Rather than go further into the plot which is really basic there are a few things that lift this above your standard haunted (for lack of a better word) house story.This movie just reeks with atmosphere.It is very opressive and claustrophobic.The sets are wonderful and nicely done on the cheap.Boris Karloff gives his usual wonderful performance. Nick Adams actually holds his own here.

On the downside the special effects are very limited due to the budget. A minor quibble.Patrick Magee shows up for a role that will leave you scratching your head wondering what that was all about.

Definitely worth a look if you catch it on AMC or find the dvd cheaply.

Reviewed by JoeKarlosi 6 /10

Die, Monster, Die! (1965) **1/2

American scientist Stephen Reinhart (Nick Adams) travels to England for a visit with his fiancée (Suzan Farmer). Arriving in the small village of Arkham he is met with jeers from the local villagers who refuse to direct him to her home at the Witley Estate. Unable even to rent a bicycle from a superstitious shop keeper, Reinhart has no choice but to tackle the long journey on foot. Once at the Witley mansion, he takes note of dead trees which turn to ashes at the slightest touch, and the dreary wasteland which surrounds the area. When nobody answers the door, Stephen takes the liberty of entering on his own and runs into the wheelchair-bound Nahum Witley (Boris Karloff). The old man orders his unwanted visitor to leave, but Reinhart explains that he is there at the request of Mrs. Witley (Freda Jackson).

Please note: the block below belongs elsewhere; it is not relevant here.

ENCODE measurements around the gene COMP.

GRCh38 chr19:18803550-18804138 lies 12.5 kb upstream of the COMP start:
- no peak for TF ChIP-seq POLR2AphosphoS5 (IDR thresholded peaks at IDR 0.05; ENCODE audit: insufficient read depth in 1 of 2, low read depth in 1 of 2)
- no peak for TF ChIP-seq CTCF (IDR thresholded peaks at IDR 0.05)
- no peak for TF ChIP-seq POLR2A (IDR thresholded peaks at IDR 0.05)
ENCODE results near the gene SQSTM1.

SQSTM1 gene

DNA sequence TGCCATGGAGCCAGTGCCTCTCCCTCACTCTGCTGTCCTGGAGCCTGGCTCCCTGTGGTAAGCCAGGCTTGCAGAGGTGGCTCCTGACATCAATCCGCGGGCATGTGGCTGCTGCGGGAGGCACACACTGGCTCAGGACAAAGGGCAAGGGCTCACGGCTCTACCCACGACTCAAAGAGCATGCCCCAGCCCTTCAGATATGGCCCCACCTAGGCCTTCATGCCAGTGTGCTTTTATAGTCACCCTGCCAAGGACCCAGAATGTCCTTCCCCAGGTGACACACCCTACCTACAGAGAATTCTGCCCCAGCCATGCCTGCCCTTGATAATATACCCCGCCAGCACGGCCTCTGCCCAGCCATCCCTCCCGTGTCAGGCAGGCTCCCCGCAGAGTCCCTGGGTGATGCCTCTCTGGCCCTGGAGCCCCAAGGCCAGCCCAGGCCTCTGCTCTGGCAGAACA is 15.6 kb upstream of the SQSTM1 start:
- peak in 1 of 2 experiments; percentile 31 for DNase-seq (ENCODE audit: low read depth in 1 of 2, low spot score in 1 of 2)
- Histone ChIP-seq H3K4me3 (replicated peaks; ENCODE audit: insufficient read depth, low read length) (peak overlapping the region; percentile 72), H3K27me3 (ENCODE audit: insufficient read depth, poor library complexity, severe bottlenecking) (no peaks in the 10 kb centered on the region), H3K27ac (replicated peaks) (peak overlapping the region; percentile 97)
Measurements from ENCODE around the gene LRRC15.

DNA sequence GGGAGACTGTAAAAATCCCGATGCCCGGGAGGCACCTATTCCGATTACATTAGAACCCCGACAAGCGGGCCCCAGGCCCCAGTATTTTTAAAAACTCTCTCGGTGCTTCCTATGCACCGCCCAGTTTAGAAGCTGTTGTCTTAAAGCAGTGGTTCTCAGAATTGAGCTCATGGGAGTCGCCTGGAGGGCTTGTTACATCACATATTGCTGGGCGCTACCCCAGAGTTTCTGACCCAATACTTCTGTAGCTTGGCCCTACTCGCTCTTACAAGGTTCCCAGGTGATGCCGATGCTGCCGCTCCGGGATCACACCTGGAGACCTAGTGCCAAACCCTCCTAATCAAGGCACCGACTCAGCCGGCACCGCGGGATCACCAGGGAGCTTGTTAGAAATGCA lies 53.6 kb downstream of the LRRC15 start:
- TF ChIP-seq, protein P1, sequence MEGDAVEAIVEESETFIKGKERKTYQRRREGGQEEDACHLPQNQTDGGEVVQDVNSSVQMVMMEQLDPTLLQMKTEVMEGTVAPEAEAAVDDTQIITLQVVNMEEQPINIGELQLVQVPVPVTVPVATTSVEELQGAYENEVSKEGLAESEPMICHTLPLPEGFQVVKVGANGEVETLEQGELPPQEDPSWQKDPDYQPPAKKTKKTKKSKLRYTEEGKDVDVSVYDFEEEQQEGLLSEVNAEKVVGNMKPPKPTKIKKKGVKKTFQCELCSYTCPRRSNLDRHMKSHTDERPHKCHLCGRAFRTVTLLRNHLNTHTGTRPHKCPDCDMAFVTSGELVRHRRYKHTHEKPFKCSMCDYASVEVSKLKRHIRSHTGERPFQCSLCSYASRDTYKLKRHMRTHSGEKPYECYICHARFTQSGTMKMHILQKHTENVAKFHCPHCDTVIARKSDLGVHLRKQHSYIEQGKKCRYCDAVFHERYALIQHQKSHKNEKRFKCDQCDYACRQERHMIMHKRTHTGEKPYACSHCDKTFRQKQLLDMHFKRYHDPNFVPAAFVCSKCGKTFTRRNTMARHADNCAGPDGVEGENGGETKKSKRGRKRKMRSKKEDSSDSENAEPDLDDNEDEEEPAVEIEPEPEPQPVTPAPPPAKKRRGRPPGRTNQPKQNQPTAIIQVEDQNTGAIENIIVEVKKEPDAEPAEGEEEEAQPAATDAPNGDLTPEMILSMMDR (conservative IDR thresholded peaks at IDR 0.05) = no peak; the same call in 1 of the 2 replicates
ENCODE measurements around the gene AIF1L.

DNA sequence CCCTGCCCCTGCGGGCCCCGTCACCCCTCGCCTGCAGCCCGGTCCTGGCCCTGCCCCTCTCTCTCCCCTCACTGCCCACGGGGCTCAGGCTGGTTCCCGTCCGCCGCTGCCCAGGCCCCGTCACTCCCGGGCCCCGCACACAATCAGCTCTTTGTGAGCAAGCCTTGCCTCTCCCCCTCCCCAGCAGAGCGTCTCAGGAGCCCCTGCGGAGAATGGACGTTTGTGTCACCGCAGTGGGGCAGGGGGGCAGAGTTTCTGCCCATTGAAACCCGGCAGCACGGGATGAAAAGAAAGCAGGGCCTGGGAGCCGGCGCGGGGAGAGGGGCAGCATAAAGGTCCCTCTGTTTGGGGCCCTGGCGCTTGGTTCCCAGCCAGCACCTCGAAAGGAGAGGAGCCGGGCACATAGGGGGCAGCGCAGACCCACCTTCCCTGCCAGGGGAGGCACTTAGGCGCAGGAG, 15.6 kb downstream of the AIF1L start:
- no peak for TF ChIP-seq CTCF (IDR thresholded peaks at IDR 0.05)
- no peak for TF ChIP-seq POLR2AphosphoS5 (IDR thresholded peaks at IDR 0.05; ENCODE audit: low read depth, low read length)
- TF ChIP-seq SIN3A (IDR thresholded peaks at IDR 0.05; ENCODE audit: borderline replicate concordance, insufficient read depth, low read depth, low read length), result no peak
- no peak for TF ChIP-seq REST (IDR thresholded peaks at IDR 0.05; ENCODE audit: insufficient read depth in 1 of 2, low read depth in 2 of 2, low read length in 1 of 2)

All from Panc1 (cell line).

When Reinhart greets Mrs. Witley he is concerned to find her hidden in bed behind a gauze veil, avoiding the light. She has contracted some type of strange illness, yet her husband refuses to take her to the town doctor. The Witleys' butler subsequently collapses and dies from sickness himself, and Reinhart witnesses the aged Mr. Witley burying him on the grounds in secret. Gaining entry into a locked greenhouse, our hero is alarmed to find giant mutated vegetables and even abnormal creatures thriving on small chunks of what appears to have come from some larger glowing rock. Stephen ultimately confronts Mr. Witley and learns that a green meteorite crashed to these grounds many years before, and that the old man has been nurturing it in the basement, believing that it was actually enhancing their lives when in reality, its radiation has been grossly mutating all living things in the vicinity.

Adapted from the H.P. Lovecraft tale "The Colour Out of Space," this movie (also known as MONSTER OF TERROR and THE HOUSE AT THE END OF THE WORLD) winds up missing the mark on many levels. Directed by Roger Corman's former production designer, the film's Gothic look is very attractive and some sequences are imaginatively shot; unfortunately much of the time we feel ourselves waiting for more things to happen with a tedious script that seems to be lacking something. It's got potential, yet there seems to be far too much loitering about, with many scenes of snooping around and investigating strange occurrences. Still, it's always fun to watch the arrogant-sounding Nick Adams and its a treat to see Boris Karloff still acting in his later years. **1/2 out of ****